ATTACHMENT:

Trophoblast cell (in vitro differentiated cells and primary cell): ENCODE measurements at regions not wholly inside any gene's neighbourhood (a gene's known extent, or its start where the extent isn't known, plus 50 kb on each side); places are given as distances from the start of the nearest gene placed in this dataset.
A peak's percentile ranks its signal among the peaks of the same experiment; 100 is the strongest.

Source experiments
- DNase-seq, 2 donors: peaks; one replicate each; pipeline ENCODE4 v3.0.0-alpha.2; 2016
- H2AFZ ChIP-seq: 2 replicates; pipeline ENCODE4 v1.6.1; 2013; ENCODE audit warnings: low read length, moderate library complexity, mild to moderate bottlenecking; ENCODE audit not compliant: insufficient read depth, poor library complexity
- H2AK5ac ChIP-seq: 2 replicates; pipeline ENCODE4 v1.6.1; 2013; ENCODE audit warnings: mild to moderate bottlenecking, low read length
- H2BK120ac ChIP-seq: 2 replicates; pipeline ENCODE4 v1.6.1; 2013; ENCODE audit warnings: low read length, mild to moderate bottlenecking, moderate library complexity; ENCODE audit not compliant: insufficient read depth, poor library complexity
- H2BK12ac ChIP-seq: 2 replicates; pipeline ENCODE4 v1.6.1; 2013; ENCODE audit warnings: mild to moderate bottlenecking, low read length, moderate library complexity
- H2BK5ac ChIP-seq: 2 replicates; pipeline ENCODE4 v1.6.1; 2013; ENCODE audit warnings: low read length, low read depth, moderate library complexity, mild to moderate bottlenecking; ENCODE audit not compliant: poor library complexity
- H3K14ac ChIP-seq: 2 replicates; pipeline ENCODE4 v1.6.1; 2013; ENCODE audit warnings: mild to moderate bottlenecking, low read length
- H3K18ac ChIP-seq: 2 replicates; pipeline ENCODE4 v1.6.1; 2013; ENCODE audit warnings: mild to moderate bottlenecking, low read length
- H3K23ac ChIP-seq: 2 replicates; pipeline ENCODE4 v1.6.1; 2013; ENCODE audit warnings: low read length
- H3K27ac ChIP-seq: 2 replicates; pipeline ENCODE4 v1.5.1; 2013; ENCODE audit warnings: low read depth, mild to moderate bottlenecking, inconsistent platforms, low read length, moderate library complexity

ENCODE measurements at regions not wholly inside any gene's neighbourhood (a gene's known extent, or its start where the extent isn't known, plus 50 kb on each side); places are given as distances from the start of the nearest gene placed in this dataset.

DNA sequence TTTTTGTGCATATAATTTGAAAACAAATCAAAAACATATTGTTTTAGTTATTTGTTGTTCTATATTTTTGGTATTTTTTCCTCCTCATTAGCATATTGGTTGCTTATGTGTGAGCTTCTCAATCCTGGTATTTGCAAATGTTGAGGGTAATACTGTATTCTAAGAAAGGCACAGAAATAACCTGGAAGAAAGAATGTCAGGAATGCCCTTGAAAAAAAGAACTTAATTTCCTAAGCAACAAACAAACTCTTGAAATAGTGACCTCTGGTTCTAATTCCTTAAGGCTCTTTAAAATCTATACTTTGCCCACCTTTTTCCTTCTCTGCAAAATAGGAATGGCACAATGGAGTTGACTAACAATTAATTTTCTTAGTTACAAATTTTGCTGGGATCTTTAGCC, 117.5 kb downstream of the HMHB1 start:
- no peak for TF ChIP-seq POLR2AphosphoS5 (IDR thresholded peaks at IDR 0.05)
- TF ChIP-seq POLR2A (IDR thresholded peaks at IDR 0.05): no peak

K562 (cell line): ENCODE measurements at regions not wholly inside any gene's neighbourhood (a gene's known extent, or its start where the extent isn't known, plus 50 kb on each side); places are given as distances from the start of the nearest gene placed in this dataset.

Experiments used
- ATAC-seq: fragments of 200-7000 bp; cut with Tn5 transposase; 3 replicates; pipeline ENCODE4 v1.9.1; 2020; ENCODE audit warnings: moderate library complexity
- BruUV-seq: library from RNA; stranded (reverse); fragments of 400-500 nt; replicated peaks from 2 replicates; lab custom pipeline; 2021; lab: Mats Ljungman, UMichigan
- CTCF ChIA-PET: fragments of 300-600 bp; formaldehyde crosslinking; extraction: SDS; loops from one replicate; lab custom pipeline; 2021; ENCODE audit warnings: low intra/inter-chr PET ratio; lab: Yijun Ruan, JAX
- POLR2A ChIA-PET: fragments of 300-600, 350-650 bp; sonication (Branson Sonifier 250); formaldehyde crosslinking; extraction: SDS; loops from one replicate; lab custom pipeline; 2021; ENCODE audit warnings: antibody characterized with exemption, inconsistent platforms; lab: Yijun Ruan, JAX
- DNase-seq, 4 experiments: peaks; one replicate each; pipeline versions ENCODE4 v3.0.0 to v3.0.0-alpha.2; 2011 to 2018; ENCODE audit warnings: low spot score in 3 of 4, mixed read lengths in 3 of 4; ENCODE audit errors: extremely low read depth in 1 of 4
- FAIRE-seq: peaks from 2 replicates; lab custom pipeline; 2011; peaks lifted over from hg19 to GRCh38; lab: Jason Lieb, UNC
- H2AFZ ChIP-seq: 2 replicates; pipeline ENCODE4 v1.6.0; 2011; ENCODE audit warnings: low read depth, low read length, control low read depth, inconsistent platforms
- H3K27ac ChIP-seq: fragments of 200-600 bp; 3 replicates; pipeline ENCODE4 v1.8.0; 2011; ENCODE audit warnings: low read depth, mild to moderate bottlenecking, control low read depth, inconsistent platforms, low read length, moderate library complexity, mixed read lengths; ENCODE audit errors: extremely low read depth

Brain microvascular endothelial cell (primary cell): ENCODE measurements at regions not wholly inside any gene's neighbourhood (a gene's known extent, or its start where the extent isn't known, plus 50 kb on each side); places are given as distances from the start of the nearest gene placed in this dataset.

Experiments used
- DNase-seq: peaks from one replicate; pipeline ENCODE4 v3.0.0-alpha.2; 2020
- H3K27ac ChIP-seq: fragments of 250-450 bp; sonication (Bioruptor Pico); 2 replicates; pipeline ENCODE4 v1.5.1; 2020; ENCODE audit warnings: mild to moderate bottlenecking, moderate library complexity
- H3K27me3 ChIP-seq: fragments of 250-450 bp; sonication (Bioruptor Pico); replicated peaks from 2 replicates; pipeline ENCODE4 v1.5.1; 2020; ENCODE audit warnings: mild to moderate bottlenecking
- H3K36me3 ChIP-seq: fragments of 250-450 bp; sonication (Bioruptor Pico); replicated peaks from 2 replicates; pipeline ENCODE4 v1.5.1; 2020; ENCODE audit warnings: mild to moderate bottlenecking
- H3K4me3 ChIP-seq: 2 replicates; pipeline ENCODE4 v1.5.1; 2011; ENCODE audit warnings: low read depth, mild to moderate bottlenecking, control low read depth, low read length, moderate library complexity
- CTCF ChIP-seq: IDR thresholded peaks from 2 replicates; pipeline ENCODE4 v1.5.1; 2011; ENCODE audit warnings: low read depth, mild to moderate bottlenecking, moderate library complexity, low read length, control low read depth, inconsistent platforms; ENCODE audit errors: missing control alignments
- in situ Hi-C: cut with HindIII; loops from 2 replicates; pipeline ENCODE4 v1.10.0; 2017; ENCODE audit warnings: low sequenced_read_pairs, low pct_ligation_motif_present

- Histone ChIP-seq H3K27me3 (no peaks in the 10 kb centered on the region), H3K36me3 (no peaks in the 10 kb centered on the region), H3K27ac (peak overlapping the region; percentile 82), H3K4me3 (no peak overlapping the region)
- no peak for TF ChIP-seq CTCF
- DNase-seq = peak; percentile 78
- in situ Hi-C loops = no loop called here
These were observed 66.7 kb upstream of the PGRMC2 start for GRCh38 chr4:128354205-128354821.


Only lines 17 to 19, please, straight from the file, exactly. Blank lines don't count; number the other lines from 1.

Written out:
- TF ChIP-seq POLR2A (IDR thresholded peaks at IDR 0.05): no peak

K562 (cell line): ENCODE measurements at regions not wholly inside any gene's neighbourhood (a gene's known extent, or its start where the extent isn't known, plus 50 kb on each side); places are given as distances from the start of the nearest gene placed in this dataset.

Experiments used